"Being Together Under the Cross in Africa" is the title of the message adopted by the delegates on the final day of the Harare assembly. During the plenary discussion of the draft message, some delegates suggested that a more dynamic formulation than "being together" should be found -- perhaps "moving together" or "building together". Both of these phrases, which are found in the report of the assembly's Programme Guidelines Committee, raise the question: Has there been "movement" at this assembly and has it engaged in an act of "building"? The following report will help the readers, particularly those who have not participated personally in the assembly, to find out for themselves.
Each of the WCC's eight assemblies has had its particular profile which is reflected in the official report. The Harare assembly was marked by its setting on the African continent, by its theme "Turn to God -- Rejoice in Hope", echoing the biblical jubilee motif, and by the celebration of the 50th anniversary of the WCC.
Despite the broad-based and constructive participation of member churches and ecumenical partners in the nine-year process of reflection about a "common understanding and vision of the World Council of Churches", fears had been expressed prior to the assembly about the future of the World Council. Eastern Orthodox churches in particular had expressed critical concern. The following introduction and the reports adopted by the Harare assembly show that the meeting took seriously these challenges and -- in the spirit of the assembly theme -- responded with a message of hope, not only for the WCC and the ecumenical movement but for Africa and the world at large.
Two features of this assembly, which had a special significance for the participants, could not be reflected adequately in any printed report. The first is the worship life of the assembly: the daily services in the worship tent, the special liturgical celebrations and the encounters in small groups for Bible study and reflection about the presentations in plenary session. For many in Harare, these were the moments of the strongest ecumenical experience. The worship book of the assembly will remain a resource for years to come in relation to all efforts to nurture what the Programme Guidelines Committee calls an "ecumenism of the heart".
The second special feature was the Padare, the open space for sharing, encounter and dialogue in the middle of the assembly programme, with its hundreds of presentations on a wide variety of issues and experiences of local ecumenical endeavour. The Padare was linked with the official agenda of the assembly through two series of hearing sessions under the guidance of the Programme Guidelines Committee. While the experience of this innovation in the programming of a WCC assembly not surprisingly pointed to many areas in which its organization could be improved, it was on the whole most encouraging, demonstrating that the ecumenical movement is alive and full of vitality -- in spite of all the seeming evidence to the contrary.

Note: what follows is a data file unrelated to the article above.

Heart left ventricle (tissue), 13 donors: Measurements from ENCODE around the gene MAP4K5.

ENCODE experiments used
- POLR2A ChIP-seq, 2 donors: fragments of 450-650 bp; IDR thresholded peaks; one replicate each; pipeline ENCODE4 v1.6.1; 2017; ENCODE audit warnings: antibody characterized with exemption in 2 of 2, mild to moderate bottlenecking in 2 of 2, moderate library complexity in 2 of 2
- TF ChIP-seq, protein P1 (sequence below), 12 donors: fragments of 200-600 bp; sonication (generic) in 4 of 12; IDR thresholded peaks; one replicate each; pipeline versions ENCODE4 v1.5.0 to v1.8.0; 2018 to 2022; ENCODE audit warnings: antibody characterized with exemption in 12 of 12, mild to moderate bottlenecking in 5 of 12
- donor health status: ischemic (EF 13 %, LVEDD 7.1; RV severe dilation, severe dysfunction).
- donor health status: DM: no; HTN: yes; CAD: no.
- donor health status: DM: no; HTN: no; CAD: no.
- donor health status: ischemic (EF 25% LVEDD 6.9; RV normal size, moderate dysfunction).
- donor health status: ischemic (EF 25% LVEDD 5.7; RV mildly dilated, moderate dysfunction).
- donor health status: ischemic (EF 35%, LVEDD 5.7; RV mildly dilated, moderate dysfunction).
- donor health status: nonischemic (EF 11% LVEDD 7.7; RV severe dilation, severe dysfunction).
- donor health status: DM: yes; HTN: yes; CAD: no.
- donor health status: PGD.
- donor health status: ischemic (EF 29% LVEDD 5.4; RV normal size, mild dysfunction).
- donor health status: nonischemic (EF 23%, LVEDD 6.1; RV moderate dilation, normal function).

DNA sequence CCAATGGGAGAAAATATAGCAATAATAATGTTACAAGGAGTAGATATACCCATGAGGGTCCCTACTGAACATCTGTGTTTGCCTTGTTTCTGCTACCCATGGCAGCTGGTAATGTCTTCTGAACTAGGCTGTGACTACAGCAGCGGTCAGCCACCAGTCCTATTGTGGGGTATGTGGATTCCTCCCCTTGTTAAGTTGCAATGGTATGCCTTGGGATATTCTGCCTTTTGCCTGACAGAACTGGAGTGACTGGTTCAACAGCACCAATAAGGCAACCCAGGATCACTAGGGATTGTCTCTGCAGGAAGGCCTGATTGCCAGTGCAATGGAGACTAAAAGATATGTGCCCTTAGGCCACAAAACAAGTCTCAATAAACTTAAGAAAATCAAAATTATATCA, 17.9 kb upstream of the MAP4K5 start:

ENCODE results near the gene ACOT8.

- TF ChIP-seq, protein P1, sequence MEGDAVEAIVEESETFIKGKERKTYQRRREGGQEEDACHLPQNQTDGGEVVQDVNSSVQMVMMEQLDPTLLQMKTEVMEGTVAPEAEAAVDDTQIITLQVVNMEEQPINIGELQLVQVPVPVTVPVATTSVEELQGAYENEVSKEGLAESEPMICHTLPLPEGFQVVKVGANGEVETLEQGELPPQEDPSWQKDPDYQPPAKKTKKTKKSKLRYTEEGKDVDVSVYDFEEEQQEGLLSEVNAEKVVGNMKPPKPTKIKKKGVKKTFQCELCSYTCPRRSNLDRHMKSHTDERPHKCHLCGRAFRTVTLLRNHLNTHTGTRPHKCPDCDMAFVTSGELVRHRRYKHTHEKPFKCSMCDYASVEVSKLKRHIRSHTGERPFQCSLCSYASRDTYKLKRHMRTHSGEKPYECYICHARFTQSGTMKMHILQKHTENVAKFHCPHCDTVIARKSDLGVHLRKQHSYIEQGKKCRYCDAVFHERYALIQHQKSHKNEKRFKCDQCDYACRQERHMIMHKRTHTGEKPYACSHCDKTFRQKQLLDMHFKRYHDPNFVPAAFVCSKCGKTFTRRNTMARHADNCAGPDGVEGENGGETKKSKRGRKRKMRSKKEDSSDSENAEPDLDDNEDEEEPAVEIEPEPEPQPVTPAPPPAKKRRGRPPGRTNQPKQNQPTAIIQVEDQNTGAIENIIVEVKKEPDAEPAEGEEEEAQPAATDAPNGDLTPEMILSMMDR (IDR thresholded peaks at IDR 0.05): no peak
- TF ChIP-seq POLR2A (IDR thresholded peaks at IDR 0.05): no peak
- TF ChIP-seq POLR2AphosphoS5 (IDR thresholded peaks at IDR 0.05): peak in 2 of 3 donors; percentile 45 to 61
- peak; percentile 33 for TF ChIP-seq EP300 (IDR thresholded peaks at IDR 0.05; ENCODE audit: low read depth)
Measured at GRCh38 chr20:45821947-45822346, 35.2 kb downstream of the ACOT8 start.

The rich diversity of the Padare, which defied the communication efforts of report-writers and journalists, also posed difficulties of choice for the participants. Indeed, the multifaceted character of the assembly programme as a whole -- while it reflects ecumenical reality -- poses even more sharply the question of the coherence and oneness of the ecumenical movement. In a way, each participant in Harare has experienced a different assembly; and sometimes their impressions and evaluations differ so widely that one wonders whether the people concerned were attending the same conference.
This official report and the extensive introduction written by Diane Kessler provide a comprehensive perspective on the Harare assembly, both as an event and in terms of its results. We are indebted to her for putting the different and sometimes contradictory facets together and placing them into a coherent whole. This is an indispensable condition for the process of the reception of the assembly to begin. With the Harare assembly the WCC has opened a new chapter in its life. This report reflects a spirit of hopeful expectation which does not deny the difficulties and critical challenges ahead but is prepared to face them in the confidence that "the one who calls us is faithful and will carry it out" (1 Thess. 5:24).
© 1999 world council of churches | remarks to webeditor